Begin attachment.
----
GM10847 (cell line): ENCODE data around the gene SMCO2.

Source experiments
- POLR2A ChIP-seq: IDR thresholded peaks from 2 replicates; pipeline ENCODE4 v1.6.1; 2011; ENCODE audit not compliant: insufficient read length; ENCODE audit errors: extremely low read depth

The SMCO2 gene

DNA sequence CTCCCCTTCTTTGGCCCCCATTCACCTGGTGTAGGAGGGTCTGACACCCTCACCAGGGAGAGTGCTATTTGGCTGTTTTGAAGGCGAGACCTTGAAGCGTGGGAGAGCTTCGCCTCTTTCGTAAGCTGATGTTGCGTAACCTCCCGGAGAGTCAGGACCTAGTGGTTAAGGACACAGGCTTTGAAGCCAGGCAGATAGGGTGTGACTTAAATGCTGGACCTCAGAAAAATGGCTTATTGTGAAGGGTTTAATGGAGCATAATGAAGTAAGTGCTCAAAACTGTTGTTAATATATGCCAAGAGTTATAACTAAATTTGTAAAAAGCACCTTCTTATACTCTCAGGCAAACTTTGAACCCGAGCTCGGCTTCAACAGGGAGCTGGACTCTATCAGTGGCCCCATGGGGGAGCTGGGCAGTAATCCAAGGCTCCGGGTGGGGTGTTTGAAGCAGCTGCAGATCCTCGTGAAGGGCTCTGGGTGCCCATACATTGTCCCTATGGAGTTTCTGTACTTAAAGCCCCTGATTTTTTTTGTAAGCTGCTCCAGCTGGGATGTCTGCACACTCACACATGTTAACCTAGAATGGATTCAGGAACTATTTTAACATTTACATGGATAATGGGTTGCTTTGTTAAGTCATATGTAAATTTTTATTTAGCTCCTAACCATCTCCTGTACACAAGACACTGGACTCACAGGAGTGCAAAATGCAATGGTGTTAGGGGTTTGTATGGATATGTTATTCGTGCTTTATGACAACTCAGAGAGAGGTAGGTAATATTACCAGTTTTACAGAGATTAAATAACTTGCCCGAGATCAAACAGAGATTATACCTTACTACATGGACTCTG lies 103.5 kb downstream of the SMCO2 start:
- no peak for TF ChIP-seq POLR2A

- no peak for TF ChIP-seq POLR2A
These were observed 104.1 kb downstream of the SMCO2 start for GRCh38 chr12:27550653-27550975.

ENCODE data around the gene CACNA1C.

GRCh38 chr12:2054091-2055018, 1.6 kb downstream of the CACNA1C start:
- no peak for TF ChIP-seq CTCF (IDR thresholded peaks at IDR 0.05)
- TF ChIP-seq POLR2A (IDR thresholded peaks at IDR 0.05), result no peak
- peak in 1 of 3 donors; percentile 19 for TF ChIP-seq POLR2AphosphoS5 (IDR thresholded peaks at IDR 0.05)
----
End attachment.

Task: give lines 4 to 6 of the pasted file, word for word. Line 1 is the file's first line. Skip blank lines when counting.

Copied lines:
The SMCO2 gene

DNA sequence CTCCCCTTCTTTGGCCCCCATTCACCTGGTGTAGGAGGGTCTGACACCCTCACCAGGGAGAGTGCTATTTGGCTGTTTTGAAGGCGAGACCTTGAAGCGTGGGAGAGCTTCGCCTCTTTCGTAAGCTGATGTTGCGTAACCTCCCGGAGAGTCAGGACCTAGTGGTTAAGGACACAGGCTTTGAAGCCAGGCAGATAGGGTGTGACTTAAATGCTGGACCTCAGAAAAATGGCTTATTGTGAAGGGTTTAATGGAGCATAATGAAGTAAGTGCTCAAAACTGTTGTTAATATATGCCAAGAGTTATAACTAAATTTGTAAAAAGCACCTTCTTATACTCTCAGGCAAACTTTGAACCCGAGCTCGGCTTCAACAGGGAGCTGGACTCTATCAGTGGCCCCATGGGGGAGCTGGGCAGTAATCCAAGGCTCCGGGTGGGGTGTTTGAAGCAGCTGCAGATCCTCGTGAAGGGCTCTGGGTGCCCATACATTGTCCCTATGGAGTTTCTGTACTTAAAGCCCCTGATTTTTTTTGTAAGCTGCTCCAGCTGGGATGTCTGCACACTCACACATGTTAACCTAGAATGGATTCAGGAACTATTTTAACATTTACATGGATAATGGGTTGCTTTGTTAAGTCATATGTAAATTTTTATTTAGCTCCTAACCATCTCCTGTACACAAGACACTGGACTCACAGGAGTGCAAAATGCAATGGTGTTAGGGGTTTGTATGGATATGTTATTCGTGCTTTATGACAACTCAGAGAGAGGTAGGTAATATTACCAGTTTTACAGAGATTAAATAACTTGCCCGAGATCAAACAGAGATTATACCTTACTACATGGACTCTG lies 103.5 kb downstream of the SMCO2 start:
- no peak for TF ChIP-seq POLR2A